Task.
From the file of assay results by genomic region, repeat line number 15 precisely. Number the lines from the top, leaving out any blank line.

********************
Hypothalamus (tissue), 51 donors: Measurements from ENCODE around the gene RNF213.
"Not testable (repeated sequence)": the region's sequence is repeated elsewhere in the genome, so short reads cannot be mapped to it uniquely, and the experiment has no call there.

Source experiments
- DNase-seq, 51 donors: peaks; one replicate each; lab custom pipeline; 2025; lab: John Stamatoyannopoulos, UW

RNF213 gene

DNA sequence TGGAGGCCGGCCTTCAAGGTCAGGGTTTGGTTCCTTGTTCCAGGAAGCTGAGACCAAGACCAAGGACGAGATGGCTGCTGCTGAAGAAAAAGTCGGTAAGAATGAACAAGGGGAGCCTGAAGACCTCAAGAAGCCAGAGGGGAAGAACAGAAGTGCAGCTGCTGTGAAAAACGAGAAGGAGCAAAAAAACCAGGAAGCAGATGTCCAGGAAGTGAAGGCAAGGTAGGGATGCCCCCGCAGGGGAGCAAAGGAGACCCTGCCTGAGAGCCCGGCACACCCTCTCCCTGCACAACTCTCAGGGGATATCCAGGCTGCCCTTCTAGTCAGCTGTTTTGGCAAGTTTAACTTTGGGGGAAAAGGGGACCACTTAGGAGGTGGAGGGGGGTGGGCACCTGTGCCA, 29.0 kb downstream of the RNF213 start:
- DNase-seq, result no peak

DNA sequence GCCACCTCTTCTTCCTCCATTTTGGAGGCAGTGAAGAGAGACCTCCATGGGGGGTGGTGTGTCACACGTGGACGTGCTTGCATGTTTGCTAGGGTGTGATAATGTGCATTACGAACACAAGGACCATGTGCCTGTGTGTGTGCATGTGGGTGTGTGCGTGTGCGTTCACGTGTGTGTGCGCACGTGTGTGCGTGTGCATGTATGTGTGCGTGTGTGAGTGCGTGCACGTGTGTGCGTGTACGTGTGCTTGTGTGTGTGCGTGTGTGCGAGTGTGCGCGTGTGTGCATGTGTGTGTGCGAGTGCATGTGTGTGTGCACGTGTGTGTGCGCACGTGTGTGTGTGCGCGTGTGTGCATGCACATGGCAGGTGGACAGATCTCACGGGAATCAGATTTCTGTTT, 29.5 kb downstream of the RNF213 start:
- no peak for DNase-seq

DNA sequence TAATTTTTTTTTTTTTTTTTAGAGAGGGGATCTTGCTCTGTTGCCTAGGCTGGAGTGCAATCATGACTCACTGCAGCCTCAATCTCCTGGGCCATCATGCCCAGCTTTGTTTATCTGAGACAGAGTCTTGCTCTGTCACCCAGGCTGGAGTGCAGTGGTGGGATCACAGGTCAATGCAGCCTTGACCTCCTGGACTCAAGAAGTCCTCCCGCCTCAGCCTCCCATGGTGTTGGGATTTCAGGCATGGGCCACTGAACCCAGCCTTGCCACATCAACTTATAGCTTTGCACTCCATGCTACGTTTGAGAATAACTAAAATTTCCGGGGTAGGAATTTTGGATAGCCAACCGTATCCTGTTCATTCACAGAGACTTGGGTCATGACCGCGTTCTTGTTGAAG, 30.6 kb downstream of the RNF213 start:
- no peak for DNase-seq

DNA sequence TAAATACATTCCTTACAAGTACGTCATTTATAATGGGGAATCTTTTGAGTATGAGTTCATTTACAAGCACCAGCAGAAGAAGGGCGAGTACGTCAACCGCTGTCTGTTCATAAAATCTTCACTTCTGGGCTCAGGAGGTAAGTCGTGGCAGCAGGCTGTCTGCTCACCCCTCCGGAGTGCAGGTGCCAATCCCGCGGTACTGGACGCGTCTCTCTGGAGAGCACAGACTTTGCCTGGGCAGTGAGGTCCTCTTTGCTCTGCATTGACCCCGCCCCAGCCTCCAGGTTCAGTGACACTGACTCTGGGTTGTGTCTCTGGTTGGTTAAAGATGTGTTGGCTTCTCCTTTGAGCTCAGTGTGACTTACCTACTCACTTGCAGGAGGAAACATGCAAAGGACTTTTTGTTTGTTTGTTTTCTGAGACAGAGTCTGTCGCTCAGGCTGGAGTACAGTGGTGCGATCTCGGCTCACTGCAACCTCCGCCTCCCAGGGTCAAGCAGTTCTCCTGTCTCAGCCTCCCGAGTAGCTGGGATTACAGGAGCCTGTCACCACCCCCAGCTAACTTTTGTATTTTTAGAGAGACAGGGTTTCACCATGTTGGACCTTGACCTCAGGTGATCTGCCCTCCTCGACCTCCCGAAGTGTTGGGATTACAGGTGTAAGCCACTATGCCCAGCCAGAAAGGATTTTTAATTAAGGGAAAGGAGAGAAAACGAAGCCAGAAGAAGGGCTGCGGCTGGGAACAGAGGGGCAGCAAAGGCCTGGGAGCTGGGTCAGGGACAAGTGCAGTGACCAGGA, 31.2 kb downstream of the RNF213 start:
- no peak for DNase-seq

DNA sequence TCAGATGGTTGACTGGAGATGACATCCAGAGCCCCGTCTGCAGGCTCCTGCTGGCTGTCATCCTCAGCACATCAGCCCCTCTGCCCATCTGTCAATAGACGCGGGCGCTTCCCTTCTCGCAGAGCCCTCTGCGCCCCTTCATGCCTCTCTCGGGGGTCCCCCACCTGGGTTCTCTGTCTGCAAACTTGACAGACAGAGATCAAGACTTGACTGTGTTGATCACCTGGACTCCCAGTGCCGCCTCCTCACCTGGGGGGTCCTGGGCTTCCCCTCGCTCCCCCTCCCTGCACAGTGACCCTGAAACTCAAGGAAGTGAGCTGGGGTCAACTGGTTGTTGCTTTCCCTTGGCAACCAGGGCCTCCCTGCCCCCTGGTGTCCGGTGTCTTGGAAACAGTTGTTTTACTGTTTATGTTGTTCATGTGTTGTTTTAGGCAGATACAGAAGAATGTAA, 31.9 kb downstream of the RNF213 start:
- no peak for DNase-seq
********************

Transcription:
- no peak for DNase-seq